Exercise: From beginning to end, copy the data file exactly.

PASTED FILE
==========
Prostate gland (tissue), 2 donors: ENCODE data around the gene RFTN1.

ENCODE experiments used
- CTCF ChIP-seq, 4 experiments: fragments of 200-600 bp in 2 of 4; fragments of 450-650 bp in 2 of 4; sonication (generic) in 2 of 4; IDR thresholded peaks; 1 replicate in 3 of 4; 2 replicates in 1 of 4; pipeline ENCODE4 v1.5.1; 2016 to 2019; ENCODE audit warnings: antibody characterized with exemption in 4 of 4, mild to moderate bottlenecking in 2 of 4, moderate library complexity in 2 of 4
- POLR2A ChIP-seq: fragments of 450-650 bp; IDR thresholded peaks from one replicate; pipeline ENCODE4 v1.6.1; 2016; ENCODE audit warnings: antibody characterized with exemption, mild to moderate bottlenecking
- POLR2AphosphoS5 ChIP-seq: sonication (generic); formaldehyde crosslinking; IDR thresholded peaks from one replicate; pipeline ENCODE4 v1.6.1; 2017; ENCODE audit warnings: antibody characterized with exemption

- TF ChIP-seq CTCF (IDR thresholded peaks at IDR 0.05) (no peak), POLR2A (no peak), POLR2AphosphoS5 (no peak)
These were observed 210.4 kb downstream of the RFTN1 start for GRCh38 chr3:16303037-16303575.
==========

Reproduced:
Prostate gland (tissue), 2 donors: ENCODE data around the gene RFTN1.

ENCODE experiments used
- CTCF ChIP-seq, 4 experiments: fragments of 200-600 bp in 2 of 4; fragments of 450-650 bp in 2 of 4; sonication (generic) in 2 of 4; IDR thresholded peaks; 1 replicate in 3 of 4; 2 replicates in 1 of 4; pipeline ENCODE4 v1.5.1; 2016 to 2019; ENCODE audit warnings: antibody characterized with exemption in 4 of 4, mild to moderate bottlenecking in 2 of 4, moderate library complexity in 2 of 4
- POLR2A ChIP-seq: fragments of 450-650 bp; IDR thresholded peaks from one replicate; pipeline ENCODE4 v1.6.1; 2016; ENCODE audit warnings: antibody characterized with exemption, mild to moderate bottlenecking
- POLR2AphosphoS5 ChIP-seq: sonication (generic); formaldehyde crosslinking; IDR thresholded peaks from one replicate; pipeline ENCODE4 v1.6.1; 2017; ENCODE audit warnings: antibody characterized with exemption

- TF ChIP-seq CTCF (IDR thresholded peaks at IDR 0.05) (no peak), POLR2A (no peak), POLR2AphosphoS5 (no peak)
These were observed 210.4 kb downstream of the RFTN1 start for GRCh38 chr3:16303037-16303575.